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How to Avoid the Hidden Health Hazards of Travel

Experts offer tips to help prevent injury and illness on your next trip

man walking up the stairs with suitcase
kumikomini/Getty Images

This past summer I traveled to London and then to Scotland to attend my daughter’s college graduation. It was a jam-packed two days of garden parties, family dinners and cocktail hours following the commencement ceremony. 

On the day I traveled back to London, a shortage of taxis forced me to wheel my large suitcase and carry-on bag about a mile over cobblestones to the train station — my purse and shopping bag slung over my shoulder. In Edinburgh, I carried my bags up a flight of stairs in order to make my connection, and at Heathrow airport there was walking and moving my bags through a security line for more than an hour. 

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Once seated on the plane, I suddenly felt a sharp pain in my right elbow. Over the next week the pain got worse and extended down my arm. I went to an orthopedist, who diagnosed tennis elbow. He surmised that dragging and carrying my heavy bags was the cause. 

​The pain only lasted another week or so, thanks to ice and stretching, but the whole experience left me wondering what other dangers might await me on my next trip. So I asked some experts. 

​“I frequently hear stories like yours,” says Sajida Saeed Chaudry, M.D., a primary care physician who specializes in preventive care at Johns Hopkins Community Physicians. She added that her patients, especially those age 50 and over, tell her tales of getting lost while on vacation and having to walk for miles, causing foot injuries, or hurting their back by putting a heavy bag in an overhead compartment or taking it off a conveyor belt.

​“There’s an element of stress and rushing, creating the perfect storm for things to go wrong,” Chaudry says. 

​Before you go

​Chaudry has some simple tips to help prevent injuries or health emergencies during travel, beginning with comfortable footwear. She also recommends establishing an exercise routine prior to traveling and ramping it up if you’re planning on doing a lot of walking. “If you’re routinely walking and suddenly go from 5,000 to 20,000 steps, those extra steps won’t bother you as much,” Chaudry says.

​Another travel tip: Pack extra must-have items in your carry-on bag. “I always tell patients, when they’re traveling, to have a back-up pair of glasses or hearing aids, and to keep them (close). Don’t put them in checked luggage,” Chaudry says. “It’s also a good idea to have your medical history and list of medications handy.”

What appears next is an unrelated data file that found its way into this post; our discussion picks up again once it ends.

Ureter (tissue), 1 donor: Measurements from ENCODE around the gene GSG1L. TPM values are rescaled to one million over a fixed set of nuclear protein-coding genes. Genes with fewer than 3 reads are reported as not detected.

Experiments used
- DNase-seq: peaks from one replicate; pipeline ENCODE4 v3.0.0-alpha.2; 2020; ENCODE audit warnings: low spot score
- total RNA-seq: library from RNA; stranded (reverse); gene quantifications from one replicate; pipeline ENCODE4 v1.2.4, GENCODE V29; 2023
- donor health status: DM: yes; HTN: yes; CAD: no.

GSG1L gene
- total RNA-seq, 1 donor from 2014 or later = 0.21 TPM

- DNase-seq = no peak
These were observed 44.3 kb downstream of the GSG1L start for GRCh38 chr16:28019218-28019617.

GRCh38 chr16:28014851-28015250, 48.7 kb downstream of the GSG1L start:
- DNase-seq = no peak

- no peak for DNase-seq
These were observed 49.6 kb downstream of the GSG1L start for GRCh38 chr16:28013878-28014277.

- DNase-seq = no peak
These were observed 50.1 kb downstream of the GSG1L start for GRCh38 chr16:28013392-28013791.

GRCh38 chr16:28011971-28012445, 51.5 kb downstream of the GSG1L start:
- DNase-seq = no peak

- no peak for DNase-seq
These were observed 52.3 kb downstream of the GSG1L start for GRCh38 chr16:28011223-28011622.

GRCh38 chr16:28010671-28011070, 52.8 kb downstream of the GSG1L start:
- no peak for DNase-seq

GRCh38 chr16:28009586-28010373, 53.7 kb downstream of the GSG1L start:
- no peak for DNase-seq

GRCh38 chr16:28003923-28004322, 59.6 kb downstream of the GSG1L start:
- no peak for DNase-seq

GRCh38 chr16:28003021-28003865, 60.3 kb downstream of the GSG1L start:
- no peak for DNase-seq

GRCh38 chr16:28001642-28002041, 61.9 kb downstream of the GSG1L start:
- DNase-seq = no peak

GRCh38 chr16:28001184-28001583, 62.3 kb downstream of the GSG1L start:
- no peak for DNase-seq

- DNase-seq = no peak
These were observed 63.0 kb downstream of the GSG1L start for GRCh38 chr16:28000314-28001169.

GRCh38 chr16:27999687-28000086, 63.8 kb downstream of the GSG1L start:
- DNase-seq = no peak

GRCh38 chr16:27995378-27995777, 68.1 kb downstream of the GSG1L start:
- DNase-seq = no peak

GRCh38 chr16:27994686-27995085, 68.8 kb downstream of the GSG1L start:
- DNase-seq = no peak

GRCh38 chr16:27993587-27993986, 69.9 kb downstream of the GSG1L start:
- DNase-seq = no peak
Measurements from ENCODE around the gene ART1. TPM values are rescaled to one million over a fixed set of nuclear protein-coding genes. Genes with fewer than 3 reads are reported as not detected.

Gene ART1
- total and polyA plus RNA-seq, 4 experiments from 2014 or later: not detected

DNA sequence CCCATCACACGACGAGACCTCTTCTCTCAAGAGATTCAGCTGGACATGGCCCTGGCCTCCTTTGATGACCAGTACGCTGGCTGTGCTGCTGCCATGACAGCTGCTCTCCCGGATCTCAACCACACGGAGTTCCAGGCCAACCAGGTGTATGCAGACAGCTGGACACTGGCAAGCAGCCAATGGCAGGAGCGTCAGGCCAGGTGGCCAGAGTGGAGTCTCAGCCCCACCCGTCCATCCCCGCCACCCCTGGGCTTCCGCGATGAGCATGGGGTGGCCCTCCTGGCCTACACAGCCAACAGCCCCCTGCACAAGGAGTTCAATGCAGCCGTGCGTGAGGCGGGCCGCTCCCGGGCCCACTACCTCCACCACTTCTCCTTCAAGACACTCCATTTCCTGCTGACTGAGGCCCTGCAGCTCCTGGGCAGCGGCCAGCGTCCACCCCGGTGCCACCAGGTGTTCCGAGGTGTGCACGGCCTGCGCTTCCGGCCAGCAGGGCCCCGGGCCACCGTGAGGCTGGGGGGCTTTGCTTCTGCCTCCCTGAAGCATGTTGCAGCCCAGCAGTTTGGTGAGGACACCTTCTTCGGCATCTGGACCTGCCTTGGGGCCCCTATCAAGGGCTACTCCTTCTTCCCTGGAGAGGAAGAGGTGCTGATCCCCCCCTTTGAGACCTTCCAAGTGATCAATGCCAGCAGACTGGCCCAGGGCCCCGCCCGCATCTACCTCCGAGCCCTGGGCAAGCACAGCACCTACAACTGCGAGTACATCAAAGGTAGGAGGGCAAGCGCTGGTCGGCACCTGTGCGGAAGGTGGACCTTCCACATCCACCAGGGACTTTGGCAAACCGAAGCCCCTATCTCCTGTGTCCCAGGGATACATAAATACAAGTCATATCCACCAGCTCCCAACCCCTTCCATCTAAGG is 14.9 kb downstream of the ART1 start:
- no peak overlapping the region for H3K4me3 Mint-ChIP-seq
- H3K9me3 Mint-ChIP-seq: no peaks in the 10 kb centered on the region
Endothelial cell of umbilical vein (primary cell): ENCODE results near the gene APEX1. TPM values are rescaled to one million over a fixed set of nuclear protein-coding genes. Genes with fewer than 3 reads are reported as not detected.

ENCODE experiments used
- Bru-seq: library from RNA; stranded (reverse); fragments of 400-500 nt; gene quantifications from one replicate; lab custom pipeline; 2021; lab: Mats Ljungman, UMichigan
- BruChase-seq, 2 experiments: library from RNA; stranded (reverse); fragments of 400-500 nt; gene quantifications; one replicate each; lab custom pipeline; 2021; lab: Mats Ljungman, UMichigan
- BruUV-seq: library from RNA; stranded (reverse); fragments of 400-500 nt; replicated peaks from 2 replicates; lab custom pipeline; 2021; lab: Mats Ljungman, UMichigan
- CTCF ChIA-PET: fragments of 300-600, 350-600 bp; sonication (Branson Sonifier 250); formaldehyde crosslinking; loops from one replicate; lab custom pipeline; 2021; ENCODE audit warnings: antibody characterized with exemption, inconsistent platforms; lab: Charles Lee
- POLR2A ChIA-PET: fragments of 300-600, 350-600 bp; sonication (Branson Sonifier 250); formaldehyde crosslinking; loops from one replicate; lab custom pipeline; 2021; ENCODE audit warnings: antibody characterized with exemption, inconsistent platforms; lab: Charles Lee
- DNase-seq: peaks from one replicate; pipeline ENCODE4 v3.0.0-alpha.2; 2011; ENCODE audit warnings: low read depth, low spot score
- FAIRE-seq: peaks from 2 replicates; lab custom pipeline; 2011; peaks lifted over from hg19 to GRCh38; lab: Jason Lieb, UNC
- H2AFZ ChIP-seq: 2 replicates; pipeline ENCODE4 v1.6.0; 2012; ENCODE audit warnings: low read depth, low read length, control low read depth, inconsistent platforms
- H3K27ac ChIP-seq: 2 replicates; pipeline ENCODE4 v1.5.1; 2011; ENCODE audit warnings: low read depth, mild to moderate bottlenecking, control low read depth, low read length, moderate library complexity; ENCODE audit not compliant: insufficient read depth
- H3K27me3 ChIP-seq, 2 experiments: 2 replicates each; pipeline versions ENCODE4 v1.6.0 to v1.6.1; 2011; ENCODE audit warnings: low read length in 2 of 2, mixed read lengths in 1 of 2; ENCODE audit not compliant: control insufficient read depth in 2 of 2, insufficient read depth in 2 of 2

​In the airport and on the plane

​Traveling light and using elevators when possible can help lower the risk of injury. If you notice pain from walking or carrying a suitcase, Chaudry says to follow the RICE regimen: Rest, Ice, Compress, Elevate. And she cautions against ignoring pain and pushing through, especially for those at greater risk of fracture, such as those with osteoporosis. “If the pain isn’t going away after a few days, that's really a sign to check in with the doctor and make sure that there's an evaluation,” she says.

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​One of my own travel fears is developing deep vein thrombosis (when a blood clot forms in a deep vein, often in the leg) while flying. To help avoid DVT on long flights, Chaudry says to stay hydrated and mobile, and try in-seat stretches. She also recommends that those with risk factors for DVT (including cancer, obesity and smoking) wear compression socks to promote blood circulation in the legs. 

​And don’t be embarrassed to ask for a wheelchair at the airport. Sonja L. Rosen, M.D., chief of geriatric medicine at Cedars-Sinai in Beverly Hills, California, and a professor of medicine, says this is particularly important if you have a balance or gait problem or a health issue that makes you tired with exertion, such as chronic obstructive pulmonary disease or congestive heart failure. “Don't overdo it and put yourself at higher risk of a fall,” she says.

​At the destination 

​Every year, 1 in 4 people age 65 and over report falling — and traveling can be a particularly risky time while navigating unfamiliar spaces like hotel rooms and pool decks.

​Rosen recommends using a night-light or leaving on the bathroom light and shutting the door in hotel rooms. In pool areas, avoid wearing flip-flops or pool shoes. “For those who have a primary balance or gait problem, they’re really dangerous because they're slippery, they don't conform around the foot and they’re loose fitting. It’s easy to get the sole caught on something and fall,” Rosen says. Formfitting shoes or going barefoot are safer options around the pool. 

​Overall, try not to hold multiple objects, and always have a free hand to steady yourself. If you normally use an assisted-walking device, don’t try to go without it on vacation. 

​“We can all fall at any age. The risk when you're older is that morbidity associated with falling is so much greater,” Rosen says. “You're more likely to fracture and then you're going to have a harder healing.” 

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